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Outsmarting Napoleon

War games enthusiasts use miniature soldiers and multiple-terrain boards to simulate real battles

How do you write rules that cover such stranger-than-fiction scenarios — the infamous fog of war?

"Well, there's hundreds of sets of rules," says Mudd. "They're divided up into periods: the ancient period goes up to the edge of gunpowder warfare, about 1450, covering 3,000 years of history: swords, pikes, armor, spears, shields, et cetera. Then there's the pike and shot period, to 1600, and the horse and musket period, from 1600 to 1785. And so on."

There are rules for large-scale battles, rules that balance different types of troops, so that if one player has, say, soldiers of the Trojan War totaling 300 points and another has 300 points' worth of soldiers from the Persian Wars, much later, it will be an even matchup.

"There are a dozen very focused rules for the Frederick the Great era, accounting for the special characteristics of each army." For instance, Napoleonic armies had light infantry or skirmishers, who move at a certain pace, and more heavily armed grenadiers, who move slower and act differently in a given situation. "Infantry might move six inches per turn on open terrain, but only three inches if crossing a river or going through woods."

Other factors cover fighting ability — the difference between feared Guards troops and militia — or the impact of morale. And dice are used to add that element of luck that can thwart even the best general.

The rules for a game in which you are following historical fact would be different from those for a battle you are making up. Sometimes you can move troops and have them fire in the same turn; the dice decide how many you kill. Sometimes the rule proclaims that communications failed, so your men move but are too confused to fire.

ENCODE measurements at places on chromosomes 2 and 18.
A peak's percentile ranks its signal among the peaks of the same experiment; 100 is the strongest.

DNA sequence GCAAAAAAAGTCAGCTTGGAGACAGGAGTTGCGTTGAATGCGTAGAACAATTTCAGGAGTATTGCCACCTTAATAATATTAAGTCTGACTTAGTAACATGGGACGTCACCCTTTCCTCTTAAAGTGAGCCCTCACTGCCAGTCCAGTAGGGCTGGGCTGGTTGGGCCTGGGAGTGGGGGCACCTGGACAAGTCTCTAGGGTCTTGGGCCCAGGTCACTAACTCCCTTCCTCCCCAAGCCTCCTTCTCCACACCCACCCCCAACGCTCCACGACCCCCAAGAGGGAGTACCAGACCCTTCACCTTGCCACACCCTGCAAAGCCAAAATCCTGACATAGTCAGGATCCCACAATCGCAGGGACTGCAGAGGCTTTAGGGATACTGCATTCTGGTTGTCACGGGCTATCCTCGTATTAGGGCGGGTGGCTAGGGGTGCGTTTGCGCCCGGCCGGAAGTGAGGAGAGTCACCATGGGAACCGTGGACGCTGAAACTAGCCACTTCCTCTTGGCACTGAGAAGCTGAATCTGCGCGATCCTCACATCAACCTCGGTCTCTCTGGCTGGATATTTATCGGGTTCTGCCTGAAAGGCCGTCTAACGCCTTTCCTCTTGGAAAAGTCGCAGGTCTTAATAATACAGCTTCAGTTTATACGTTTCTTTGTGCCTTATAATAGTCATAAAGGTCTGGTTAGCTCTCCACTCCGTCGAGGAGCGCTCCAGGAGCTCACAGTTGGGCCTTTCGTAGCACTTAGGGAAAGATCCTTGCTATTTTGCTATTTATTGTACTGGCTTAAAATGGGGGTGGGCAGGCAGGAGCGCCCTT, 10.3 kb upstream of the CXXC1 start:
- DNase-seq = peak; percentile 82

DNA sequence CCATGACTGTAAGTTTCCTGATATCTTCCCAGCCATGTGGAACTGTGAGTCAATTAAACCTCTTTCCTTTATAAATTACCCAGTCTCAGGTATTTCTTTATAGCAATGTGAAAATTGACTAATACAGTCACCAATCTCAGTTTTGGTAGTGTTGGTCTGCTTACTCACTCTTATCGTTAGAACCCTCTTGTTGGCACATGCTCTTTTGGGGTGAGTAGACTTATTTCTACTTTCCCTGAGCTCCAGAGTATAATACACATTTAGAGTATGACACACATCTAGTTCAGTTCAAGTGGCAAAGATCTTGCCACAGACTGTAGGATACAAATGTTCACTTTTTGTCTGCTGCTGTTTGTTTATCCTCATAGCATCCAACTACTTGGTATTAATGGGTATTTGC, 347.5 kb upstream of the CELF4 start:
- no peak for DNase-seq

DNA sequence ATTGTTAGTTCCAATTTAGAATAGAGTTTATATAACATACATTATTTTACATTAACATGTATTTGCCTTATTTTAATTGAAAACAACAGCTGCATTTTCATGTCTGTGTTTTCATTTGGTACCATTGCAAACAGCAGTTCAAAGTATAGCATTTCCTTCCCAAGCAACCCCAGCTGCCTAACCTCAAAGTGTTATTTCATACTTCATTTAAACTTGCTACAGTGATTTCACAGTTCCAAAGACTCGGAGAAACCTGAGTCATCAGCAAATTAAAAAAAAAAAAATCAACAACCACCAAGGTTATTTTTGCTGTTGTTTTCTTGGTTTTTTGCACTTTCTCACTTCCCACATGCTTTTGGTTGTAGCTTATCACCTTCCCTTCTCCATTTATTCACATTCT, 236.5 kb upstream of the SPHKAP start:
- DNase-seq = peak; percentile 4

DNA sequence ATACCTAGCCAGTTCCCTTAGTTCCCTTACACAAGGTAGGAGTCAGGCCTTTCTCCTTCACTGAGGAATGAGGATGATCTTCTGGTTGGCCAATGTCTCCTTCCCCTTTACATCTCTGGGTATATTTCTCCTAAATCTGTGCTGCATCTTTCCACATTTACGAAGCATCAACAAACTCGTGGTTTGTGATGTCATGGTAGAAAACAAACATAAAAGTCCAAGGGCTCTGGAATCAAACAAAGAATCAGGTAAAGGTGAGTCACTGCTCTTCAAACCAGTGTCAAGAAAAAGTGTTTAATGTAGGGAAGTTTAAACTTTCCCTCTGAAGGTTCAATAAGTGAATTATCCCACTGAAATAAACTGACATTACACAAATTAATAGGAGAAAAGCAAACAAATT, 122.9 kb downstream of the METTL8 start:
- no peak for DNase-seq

Try imagining a chess game in which one of your knights goes lame. Or a pawn refuses to advance.

"I do have some World War II troops," Mudd informs me, "but basically I stick to pre-19th century. I don't do Napoleonic wars anymore. I just don't have the time to paint those large armies. You need 120 to 150 figures for a battle [the usual scale is one figure for 60 men], but if you want a large army you need some 300 figures."

Mudd's speciality is the wars of Frederick the Great, from about 1760 to 1780, "although recently I have been involved in the Italian wars, so I have an army of Charles V of Hapsburg, and I've also got Spanish, German and Italian troops of the 1550s." Mudd has built a considerable collection of books on battles and uniforms. It's amazing, he says, how a skilled painter can give character and identity to even a flea-size soldier two millimeters high.

Uniforms greatly aided morale. The tremendous shakos and busbies worn by grenadiers made them look ten feet tall, and with their trademark piratical mustaches they looked as fierce as Gauls. In the age of gunpowder, uniforms were a vital means of keeping a unit together, for as soon as the first volley was fired at a range of 50 yards the entire field would be obscured in dense smoke "and you couldn't see men five yards down the row," explains Mudd. Thus, each company often had two flags, six feet square, designed to be seen.


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